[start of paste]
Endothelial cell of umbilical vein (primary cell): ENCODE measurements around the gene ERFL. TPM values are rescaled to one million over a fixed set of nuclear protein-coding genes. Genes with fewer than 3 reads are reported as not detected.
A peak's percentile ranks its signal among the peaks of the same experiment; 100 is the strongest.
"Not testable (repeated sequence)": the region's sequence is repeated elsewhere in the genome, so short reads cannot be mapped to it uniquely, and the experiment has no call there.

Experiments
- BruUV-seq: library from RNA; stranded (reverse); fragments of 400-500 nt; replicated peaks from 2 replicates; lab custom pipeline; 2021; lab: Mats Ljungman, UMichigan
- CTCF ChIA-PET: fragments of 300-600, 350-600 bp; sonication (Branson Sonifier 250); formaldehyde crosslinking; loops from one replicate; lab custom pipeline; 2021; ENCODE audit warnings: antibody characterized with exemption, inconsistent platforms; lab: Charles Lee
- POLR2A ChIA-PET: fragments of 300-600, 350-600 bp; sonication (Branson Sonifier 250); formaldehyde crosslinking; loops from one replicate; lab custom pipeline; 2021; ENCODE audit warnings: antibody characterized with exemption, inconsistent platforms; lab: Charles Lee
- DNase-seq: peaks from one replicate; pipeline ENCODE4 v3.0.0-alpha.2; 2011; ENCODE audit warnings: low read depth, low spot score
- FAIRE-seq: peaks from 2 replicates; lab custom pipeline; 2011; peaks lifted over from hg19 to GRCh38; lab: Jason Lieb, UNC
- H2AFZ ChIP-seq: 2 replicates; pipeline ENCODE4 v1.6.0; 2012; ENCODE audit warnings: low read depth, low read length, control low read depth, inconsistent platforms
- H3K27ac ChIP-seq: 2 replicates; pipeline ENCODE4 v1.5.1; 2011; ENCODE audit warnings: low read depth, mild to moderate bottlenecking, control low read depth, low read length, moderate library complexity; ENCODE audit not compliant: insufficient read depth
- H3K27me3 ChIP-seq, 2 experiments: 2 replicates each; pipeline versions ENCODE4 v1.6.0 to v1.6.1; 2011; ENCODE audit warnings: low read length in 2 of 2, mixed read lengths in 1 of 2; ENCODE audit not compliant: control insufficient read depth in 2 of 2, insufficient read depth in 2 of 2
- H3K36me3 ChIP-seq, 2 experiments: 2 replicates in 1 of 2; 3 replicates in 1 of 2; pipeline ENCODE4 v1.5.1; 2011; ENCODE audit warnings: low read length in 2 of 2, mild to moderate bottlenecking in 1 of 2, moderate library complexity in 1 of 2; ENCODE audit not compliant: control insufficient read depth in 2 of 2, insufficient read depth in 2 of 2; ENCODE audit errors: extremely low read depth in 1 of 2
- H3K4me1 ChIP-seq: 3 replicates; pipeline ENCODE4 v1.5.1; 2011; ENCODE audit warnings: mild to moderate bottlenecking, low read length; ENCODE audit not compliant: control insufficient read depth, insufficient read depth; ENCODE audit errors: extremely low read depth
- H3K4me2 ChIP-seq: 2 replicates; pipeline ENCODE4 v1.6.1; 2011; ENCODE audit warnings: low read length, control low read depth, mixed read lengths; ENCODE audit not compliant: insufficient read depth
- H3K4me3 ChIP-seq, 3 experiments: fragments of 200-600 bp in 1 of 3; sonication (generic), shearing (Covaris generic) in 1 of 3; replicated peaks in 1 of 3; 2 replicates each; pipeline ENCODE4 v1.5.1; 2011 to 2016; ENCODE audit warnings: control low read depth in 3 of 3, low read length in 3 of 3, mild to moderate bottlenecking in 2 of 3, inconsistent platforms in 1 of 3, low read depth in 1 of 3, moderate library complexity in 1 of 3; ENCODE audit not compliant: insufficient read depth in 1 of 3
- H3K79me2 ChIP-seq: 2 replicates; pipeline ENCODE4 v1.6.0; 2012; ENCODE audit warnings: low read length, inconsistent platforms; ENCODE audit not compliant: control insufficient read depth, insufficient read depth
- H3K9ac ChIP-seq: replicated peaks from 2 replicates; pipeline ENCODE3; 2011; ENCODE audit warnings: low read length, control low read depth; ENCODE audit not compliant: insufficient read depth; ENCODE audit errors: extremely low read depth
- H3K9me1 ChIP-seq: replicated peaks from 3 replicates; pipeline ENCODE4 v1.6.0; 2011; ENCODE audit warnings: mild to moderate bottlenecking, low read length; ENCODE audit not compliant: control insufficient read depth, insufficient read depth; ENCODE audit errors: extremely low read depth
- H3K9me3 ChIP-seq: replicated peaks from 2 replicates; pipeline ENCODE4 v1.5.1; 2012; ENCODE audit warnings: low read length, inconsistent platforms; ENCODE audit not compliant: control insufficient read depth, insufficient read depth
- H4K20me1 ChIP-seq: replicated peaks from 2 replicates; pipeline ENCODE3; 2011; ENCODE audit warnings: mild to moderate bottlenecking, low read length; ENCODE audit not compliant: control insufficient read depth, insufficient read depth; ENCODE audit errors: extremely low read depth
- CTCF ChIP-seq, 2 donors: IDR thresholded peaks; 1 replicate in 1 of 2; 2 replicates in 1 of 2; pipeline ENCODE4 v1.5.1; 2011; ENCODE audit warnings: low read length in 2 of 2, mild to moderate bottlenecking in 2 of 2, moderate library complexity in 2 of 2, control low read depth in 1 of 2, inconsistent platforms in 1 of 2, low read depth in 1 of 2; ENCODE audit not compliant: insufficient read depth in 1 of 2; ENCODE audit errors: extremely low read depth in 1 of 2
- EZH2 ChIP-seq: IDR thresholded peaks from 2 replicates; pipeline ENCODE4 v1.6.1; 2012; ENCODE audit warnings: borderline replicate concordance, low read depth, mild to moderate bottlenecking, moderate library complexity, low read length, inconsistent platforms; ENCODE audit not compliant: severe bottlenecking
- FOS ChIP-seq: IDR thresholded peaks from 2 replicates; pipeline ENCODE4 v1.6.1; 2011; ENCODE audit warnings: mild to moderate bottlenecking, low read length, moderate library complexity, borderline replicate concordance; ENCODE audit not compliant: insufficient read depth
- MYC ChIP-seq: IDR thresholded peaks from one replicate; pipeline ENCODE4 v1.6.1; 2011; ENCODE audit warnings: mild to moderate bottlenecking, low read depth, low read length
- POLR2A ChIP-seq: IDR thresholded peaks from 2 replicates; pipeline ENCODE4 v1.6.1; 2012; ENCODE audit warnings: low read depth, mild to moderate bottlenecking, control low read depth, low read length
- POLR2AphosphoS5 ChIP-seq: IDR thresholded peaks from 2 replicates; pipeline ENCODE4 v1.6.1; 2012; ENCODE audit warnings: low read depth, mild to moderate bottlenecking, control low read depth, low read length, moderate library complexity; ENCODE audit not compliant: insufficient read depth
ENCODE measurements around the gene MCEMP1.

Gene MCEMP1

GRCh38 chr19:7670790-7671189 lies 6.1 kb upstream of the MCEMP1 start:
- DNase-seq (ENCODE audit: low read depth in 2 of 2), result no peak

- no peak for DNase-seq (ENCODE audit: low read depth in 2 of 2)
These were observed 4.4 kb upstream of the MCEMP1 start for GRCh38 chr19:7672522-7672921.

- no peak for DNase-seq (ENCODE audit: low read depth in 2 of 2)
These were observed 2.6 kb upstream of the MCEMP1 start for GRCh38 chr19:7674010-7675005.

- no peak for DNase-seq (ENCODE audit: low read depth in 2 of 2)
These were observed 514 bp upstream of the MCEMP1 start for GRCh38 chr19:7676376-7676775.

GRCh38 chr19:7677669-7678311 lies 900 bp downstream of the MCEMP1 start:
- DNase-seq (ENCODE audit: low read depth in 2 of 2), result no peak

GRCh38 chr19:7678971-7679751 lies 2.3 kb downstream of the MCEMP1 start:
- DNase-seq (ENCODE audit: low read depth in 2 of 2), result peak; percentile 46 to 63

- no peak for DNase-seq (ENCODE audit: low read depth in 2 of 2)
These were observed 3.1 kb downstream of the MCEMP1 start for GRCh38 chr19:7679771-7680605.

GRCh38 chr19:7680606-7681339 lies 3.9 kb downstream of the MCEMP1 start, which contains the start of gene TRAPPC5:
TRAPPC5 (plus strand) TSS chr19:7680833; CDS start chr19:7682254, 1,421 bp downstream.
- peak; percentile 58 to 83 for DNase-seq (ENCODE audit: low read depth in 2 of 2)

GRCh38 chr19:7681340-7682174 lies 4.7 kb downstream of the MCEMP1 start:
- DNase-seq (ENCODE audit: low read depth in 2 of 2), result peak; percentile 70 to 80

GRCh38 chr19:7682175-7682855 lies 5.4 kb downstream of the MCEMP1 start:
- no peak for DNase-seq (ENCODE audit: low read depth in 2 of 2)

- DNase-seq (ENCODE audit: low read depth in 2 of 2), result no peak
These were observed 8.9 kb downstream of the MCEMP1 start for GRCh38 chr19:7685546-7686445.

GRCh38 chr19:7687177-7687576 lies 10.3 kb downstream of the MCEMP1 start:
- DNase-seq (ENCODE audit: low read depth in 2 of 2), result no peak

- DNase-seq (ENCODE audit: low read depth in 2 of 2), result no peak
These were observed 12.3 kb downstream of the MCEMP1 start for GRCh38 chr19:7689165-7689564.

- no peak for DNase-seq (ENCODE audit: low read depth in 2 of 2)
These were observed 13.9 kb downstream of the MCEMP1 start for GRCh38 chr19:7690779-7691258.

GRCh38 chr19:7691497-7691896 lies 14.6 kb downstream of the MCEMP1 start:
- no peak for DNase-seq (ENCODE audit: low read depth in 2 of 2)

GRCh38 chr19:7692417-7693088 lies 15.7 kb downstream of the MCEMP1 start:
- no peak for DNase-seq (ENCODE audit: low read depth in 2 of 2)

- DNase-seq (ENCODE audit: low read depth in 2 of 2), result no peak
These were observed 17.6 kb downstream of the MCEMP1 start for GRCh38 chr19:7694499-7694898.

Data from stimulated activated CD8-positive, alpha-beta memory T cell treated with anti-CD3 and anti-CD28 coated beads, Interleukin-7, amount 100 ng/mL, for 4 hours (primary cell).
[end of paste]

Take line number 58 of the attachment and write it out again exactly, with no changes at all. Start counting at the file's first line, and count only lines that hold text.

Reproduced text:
These were observed 13.9 kb downstream of the MCEMP1 start for GRCh38 chr19:7690779-7691258.